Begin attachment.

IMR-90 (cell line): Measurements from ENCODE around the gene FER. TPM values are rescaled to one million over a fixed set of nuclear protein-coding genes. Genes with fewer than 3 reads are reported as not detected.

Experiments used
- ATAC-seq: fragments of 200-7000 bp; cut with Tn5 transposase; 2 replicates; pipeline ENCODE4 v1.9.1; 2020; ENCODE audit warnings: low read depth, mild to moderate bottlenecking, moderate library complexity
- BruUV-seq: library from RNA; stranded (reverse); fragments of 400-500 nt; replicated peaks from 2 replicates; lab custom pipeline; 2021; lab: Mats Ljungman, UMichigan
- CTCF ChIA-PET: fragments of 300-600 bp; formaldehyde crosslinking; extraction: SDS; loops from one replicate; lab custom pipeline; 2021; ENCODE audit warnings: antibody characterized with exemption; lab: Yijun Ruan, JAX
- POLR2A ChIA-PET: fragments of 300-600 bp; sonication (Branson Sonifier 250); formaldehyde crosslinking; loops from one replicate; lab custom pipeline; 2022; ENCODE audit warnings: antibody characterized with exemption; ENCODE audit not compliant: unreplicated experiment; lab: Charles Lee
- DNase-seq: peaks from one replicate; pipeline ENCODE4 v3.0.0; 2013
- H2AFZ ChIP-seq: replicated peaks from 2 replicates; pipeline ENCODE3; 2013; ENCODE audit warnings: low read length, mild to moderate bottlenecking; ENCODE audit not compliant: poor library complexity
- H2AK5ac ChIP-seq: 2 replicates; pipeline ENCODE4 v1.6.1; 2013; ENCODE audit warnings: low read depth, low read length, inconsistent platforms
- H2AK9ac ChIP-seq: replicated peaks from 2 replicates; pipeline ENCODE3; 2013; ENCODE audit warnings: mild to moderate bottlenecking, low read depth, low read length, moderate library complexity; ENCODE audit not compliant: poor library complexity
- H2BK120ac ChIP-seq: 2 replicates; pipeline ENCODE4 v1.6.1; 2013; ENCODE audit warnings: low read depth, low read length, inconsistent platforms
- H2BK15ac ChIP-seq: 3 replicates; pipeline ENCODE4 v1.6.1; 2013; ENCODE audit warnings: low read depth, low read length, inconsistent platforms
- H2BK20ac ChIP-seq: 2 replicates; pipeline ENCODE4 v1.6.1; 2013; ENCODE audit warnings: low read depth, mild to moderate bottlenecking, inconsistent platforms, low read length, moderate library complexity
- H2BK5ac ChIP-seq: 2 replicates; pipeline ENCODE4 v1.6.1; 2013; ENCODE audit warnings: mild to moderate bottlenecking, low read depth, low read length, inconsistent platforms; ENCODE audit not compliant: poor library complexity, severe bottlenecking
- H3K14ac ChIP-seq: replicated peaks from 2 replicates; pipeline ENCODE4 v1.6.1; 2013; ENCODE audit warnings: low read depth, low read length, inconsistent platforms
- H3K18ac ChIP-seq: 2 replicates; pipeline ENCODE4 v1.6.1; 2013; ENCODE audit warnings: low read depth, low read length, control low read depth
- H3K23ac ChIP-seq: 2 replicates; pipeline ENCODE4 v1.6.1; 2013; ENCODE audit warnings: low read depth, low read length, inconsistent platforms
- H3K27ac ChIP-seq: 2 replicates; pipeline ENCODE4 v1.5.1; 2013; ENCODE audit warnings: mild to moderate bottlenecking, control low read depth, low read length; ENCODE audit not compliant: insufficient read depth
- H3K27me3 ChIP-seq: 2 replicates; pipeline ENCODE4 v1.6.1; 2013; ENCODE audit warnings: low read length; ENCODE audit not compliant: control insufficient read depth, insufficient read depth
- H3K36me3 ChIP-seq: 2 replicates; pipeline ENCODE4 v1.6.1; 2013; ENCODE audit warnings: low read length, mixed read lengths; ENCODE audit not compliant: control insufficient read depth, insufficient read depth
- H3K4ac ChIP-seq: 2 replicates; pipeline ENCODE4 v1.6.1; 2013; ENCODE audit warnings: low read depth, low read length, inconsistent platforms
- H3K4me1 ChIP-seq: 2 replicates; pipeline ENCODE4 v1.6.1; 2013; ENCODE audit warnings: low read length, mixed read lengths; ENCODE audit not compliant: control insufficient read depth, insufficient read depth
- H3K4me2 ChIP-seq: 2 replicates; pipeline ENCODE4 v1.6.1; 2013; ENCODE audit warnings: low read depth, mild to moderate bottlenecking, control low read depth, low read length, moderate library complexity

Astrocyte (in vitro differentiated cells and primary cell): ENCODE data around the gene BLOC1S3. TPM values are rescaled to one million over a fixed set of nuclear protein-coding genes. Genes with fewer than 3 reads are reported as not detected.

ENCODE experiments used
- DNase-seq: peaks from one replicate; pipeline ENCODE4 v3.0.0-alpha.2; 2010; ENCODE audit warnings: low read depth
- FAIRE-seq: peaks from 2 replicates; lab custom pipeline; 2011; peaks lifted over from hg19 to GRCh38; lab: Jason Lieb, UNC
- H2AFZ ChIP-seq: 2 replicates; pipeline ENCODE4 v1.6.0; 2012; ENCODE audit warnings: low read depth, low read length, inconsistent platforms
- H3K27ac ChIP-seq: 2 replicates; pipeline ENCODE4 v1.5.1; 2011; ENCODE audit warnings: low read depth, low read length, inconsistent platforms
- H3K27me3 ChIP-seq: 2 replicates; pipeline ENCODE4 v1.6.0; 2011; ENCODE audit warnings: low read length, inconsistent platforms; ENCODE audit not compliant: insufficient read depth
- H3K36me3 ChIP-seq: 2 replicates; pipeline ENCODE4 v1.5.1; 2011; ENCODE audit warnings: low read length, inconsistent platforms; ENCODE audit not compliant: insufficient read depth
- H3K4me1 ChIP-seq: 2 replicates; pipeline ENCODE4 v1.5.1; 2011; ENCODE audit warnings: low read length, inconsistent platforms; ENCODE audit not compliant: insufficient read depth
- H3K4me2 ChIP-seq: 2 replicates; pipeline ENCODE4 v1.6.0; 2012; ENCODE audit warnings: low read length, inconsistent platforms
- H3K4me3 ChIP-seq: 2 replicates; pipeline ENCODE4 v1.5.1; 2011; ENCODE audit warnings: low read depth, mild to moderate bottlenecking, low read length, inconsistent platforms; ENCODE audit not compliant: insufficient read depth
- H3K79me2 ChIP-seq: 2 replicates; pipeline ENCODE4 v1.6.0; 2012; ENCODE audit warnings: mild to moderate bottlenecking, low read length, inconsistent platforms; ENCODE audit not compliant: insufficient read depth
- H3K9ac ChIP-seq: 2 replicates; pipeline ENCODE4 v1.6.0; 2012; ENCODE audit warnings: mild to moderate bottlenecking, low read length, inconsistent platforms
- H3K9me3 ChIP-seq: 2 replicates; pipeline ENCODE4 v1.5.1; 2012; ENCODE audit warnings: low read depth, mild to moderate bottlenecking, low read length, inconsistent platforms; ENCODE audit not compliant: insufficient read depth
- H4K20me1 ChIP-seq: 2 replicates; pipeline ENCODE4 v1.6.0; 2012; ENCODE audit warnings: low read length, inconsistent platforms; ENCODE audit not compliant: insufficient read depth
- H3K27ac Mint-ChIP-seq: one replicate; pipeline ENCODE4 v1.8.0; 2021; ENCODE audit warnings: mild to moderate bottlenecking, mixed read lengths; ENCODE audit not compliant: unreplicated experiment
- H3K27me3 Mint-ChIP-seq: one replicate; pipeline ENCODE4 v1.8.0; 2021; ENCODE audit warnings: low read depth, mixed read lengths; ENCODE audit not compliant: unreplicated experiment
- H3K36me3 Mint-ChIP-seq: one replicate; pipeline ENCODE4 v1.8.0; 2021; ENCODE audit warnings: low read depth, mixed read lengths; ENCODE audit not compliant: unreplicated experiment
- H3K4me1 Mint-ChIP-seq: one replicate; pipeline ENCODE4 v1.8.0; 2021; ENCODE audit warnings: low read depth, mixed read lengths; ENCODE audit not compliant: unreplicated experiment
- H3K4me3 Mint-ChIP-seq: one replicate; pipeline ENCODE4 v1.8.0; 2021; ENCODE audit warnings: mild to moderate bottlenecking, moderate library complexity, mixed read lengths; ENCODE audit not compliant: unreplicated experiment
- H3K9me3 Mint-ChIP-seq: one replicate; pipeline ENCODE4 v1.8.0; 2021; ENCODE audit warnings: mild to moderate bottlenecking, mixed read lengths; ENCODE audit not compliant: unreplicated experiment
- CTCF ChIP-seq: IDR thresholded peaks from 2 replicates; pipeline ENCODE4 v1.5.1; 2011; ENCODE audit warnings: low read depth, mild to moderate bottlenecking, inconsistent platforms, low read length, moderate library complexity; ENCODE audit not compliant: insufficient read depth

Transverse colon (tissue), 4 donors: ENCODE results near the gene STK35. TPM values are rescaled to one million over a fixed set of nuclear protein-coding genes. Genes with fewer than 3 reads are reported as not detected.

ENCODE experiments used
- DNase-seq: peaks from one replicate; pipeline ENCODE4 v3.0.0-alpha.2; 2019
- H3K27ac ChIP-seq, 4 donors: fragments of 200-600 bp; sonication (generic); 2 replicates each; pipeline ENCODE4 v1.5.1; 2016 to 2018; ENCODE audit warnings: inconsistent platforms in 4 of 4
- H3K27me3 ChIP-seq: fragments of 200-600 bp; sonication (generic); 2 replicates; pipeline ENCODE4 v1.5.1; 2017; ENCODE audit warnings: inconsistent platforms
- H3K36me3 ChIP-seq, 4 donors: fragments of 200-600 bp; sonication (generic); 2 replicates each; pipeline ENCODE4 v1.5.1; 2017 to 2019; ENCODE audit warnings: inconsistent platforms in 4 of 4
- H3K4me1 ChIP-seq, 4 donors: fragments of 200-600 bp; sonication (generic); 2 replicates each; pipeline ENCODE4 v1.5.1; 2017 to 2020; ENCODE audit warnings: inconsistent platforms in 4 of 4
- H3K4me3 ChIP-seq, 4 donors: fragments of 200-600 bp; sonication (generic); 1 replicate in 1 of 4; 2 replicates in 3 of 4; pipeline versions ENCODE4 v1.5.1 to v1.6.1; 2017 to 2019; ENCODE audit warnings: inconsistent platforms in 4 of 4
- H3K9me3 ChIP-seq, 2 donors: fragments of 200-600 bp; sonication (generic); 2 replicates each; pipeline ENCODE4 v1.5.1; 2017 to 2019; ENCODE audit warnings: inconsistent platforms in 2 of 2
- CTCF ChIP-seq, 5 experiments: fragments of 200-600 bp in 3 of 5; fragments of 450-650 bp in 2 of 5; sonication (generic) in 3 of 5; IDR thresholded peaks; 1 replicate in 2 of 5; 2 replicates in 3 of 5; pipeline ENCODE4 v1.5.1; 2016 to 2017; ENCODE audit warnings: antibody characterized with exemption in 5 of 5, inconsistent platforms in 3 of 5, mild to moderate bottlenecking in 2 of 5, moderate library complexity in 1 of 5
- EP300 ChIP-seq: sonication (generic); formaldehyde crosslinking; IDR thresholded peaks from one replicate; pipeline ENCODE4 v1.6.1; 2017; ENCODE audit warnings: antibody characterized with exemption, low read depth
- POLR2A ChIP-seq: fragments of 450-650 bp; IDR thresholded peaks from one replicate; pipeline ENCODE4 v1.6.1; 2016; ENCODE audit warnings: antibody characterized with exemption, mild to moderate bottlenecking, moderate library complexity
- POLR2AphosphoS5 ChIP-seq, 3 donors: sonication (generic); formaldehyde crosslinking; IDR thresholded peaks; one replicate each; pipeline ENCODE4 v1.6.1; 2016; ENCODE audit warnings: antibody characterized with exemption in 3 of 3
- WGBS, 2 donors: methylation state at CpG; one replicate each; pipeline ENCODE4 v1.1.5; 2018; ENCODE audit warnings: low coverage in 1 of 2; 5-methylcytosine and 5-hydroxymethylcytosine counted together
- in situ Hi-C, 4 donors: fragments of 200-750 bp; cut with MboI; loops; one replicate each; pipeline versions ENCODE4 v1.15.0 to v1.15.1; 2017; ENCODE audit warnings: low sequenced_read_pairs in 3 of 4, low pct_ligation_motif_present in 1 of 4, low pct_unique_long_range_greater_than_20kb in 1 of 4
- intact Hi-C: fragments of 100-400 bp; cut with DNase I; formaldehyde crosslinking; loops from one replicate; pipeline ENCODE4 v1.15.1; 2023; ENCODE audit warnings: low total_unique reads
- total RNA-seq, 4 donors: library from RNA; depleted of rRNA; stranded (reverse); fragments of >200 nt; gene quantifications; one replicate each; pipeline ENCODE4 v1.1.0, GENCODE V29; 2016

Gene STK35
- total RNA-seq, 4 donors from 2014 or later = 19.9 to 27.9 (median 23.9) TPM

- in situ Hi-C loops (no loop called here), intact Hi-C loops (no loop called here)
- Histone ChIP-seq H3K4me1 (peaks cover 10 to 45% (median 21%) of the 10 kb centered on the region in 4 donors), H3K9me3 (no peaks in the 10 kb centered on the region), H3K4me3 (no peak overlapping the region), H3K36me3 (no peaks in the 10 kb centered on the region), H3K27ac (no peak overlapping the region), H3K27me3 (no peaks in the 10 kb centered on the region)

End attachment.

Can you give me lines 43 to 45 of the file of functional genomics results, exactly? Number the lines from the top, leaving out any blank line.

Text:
- H3K4me3 Mint-ChIP-seq: one replicate; pipeline ENCODE4 v1.8.0; 2021; ENCODE audit warnings: mild to moderate bottlenecking, moderate library complexity, mixed read lengths; ENCODE audit not compliant: unreplicated experiment
- H3K9me3 Mint-ChIP-seq: one replicate; pipeline ENCODE4 v1.8.0; 2021; ENCODE audit warnings: mild to moderate bottlenecking, mixed read lengths; ENCODE audit not compliant: unreplicated experiment
- CTCF ChIP-seq: IDR thresholded peaks from 2 replicates; pipeline ENCODE4 v1.5.1; 2011; ENCODE audit warnings: low read depth, mild to moderate bottlenecking, inconsistent platforms, low read length, moderate library complexity; ENCODE audit not compliant: insufficient read depth